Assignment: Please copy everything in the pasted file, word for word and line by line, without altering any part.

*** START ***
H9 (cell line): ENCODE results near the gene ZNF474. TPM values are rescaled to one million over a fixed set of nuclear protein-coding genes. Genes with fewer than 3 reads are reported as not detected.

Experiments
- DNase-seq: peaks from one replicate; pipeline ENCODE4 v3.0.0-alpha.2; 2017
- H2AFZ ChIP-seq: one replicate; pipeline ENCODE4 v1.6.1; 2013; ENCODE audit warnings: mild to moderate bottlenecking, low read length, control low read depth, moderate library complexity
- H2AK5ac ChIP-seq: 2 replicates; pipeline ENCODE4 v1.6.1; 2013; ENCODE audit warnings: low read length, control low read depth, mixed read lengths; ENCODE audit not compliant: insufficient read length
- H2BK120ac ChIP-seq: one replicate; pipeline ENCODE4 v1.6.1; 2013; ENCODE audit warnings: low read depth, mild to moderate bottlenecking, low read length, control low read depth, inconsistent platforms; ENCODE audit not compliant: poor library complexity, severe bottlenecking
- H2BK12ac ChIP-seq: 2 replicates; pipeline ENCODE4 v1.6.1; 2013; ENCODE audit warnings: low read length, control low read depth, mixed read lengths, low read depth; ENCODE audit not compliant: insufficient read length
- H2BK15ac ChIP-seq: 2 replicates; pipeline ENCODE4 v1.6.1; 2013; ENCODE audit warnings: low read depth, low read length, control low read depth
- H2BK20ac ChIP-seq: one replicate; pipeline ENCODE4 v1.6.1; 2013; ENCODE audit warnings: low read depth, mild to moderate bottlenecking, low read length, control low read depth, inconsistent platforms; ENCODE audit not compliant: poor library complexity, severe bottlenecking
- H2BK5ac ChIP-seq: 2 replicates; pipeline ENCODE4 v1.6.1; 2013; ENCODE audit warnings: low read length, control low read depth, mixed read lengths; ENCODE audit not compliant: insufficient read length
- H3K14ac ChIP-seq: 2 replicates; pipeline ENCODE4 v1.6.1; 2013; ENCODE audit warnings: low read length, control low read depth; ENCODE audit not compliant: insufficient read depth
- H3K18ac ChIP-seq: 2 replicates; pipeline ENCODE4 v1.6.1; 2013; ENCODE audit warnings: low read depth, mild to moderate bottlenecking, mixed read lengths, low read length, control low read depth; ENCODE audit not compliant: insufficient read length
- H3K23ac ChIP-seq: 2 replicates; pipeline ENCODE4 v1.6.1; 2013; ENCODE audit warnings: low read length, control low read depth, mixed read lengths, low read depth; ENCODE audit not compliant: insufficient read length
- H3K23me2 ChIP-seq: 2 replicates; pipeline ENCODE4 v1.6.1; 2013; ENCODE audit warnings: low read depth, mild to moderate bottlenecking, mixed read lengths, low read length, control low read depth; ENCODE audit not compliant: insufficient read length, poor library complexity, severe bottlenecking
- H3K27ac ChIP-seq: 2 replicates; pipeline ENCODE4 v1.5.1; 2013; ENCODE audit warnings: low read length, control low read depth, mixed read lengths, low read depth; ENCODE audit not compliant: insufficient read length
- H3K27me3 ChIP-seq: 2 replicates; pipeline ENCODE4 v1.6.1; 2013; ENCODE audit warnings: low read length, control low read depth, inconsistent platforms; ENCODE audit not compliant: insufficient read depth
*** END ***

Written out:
H9 (cell line): ENCODE results near the gene ZNF474. TPM values are rescaled to one million over a fixed set of nuclear protein-coding genes. Genes with fewer than 3 reads are reported as not detected.

Experiments
- DNase-seq: peaks from one replicate; pipeline ENCODE4 v3.0.0-alpha.2; 2017
- H2AFZ ChIP-seq: one replicate; pipeline ENCODE4 v1.6.1; 2013; ENCODE audit warnings: mild to moderate bottlenecking, low read length, control low read depth, moderate library complexity
- H2AK5ac ChIP-seq: 2 replicates; pipeline ENCODE4 v1.6.1; 2013; ENCODE audit warnings: low read length, control low read depth, mixed read lengths; ENCODE audit not compliant: insufficient read length
- H2BK120ac ChIP-seq: one replicate; pipeline ENCODE4 v1.6.1; 2013; ENCODE audit warnings: low read depth, mild to moderate bottlenecking, low read length, control low read depth, inconsistent platforms; ENCODE audit not compliant: poor library complexity, severe bottlenecking
- H2BK12ac ChIP-seq: 2 replicates; pipeline ENCODE4 v1.6.1; 2013; ENCODE audit warnings: low read length, control low read depth, mixed read lengths, low read depth; ENCODE audit not compliant: insufficient read length
- H2BK15ac ChIP-seq: 2 replicates; pipeline ENCODE4 v1.6.1; 2013; ENCODE audit warnings: low read depth, low read length, control low read depth
- H2BK20ac ChIP-seq: one replicate; pipeline ENCODE4 v1.6.1; 2013; ENCODE audit warnings: low read depth, mild to moderate bottlenecking, low read length, control low read depth, inconsistent platforms; ENCODE audit not compliant: poor library complexity, severe bottlenecking
- H2BK5ac ChIP-seq: 2 replicates; pipeline ENCODE4 v1.6.1; 2013; ENCODE audit warnings: low read length, control low read depth, mixed read lengths; ENCODE audit not compliant: insufficient read length
- H3K14ac ChIP-seq: 2 replicates; pipeline ENCODE4 v1.6.1; 2013; ENCODE audit warnings: low read length, control low read depth; ENCODE audit not compliant: insufficient read depth
- H3K18ac ChIP-seq: 2 replicates; pipeline ENCODE4 v1.6.1; 2013; ENCODE audit warnings: low read depth, mild to moderate bottlenecking, mixed read lengths, low read length, control low read depth; ENCODE audit not compliant: insufficient read length
- H3K23ac ChIP-seq: 2 replicates; pipeline ENCODE4 v1.6.1; 2013; ENCODE audit warnings: low read length, control low read depth, mixed read lengths, low read depth; ENCODE audit not compliant: insufficient read length
- H3K23me2 ChIP-seq: 2 replicates; pipeline ENCODE4 v1.6.1; 2013; ENCODE audit warnings: low read depth, mild to moderate bottlenecking, mixed read lengths, low read length, control low read depth; ENCODE audit not compliant: insufficient read length, poor library complexity, severe bottlenecking
- H3K27ac ChIP-seq: 2 replicates; pipeline ENCODE4 v1.5.1; 2013; ENCODE audit warnings: low read length, control low read depth, mixed read lengths, low read depth; ENCODE audit not compliant: insufficient read length
- H3K27me3 ChIP-seq: 2 replicates; pipeline ENCODE4 v1.6.1; 2013; ENCODE audit warnings: low read length, control low read depth, inconsistent platforms; ENCODE audit not compliant: insufficient read depth